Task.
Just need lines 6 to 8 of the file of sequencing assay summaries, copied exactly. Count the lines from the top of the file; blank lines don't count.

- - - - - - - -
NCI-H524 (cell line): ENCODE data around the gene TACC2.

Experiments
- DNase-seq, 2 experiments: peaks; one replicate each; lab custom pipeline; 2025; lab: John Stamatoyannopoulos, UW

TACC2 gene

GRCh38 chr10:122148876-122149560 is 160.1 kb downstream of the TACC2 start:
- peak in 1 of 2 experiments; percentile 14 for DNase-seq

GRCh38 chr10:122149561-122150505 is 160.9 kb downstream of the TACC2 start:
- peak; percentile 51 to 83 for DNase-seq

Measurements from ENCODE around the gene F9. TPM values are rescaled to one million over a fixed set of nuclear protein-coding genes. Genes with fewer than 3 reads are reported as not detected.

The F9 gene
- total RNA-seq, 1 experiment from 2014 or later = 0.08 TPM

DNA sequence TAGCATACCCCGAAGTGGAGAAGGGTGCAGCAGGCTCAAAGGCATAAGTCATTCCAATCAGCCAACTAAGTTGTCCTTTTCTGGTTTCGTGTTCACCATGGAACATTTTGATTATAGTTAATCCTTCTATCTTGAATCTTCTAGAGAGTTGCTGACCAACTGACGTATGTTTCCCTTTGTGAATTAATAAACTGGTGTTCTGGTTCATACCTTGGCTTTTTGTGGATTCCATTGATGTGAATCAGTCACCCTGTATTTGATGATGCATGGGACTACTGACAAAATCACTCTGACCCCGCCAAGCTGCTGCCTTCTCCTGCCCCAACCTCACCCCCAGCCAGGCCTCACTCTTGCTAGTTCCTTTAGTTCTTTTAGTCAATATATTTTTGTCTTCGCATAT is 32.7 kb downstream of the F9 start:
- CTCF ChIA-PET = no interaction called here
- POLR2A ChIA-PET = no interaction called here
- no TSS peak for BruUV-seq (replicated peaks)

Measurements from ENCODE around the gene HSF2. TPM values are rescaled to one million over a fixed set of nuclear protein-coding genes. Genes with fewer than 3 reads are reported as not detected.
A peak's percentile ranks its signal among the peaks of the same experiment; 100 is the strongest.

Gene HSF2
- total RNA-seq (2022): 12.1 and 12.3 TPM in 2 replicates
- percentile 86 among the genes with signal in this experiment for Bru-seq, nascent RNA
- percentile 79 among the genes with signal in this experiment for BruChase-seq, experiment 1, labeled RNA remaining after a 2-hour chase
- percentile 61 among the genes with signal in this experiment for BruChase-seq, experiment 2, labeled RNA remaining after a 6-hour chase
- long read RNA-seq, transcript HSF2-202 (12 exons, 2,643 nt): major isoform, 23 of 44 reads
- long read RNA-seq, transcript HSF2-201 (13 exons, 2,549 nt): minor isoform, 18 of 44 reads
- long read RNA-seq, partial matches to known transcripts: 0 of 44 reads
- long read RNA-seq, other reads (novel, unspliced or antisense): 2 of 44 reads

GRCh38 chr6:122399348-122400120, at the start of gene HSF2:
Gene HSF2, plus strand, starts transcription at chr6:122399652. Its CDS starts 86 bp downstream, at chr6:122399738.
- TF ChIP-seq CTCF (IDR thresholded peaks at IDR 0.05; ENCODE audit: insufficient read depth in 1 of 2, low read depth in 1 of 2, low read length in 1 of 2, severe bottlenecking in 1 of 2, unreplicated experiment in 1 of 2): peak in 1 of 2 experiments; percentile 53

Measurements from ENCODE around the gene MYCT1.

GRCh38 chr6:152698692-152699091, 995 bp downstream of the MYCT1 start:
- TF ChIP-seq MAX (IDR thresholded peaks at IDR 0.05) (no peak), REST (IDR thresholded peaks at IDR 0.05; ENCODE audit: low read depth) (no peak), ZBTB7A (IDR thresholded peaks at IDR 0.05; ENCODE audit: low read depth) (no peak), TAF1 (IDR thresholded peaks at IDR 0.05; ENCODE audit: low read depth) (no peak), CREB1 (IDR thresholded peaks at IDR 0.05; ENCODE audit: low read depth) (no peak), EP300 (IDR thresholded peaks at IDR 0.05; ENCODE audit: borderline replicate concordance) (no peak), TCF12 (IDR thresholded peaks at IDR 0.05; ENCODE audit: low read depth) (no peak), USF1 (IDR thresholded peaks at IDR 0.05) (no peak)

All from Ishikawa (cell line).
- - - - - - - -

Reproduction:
- peak in 1 of 2 experiments; percentile 14 for DNase-seq

GRCh38 chr10:122149561-122150505 is 160.9 kb downstream of the TACC2 start:
- peak; percentile 51 to 83 for DNase-seq